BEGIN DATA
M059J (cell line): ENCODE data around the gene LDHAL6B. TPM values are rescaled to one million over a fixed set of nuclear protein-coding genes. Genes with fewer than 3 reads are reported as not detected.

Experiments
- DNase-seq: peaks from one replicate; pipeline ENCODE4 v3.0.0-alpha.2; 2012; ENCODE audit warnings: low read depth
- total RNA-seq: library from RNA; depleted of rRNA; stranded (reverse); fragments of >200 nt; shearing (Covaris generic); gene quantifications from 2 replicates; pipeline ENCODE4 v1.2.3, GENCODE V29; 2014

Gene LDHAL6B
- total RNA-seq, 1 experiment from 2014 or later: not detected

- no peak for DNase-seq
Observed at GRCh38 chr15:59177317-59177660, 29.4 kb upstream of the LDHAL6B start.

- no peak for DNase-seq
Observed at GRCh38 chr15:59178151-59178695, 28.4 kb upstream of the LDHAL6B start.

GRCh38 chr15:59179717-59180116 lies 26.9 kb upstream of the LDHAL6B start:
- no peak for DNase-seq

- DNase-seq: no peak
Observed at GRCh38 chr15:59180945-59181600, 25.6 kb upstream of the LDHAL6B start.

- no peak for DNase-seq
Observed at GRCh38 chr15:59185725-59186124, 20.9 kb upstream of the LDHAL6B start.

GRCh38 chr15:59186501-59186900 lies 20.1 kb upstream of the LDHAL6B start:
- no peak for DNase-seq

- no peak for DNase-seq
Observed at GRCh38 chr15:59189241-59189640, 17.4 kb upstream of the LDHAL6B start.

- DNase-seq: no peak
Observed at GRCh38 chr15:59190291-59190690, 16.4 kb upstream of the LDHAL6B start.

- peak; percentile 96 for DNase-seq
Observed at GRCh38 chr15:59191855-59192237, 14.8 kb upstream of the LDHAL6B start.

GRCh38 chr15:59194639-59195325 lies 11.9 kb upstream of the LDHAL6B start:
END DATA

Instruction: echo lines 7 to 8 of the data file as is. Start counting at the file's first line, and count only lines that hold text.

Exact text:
- no peak for DNase-seq
Observed at GRCh38 chr15:59177317-59177660, 29.4 kb upstream of the LDHAL6B start.